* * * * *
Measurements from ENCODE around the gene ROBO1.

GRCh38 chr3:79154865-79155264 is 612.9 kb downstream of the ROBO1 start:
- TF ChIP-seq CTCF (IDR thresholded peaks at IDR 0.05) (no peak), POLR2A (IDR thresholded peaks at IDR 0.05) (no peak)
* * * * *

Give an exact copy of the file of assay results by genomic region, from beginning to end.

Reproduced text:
Measurements from ENCODE around the gene ROBO1.

GRCh38 chr3:79154865-79155264 is 612.9 kb downstream of the ROBO1 start:
- TF ChIP-seq CTCF (IDR thresholded peaks at IDR 0.05) (no peak), POLR2A (IDR thresholded peaks at IDR 0.05) (no peak)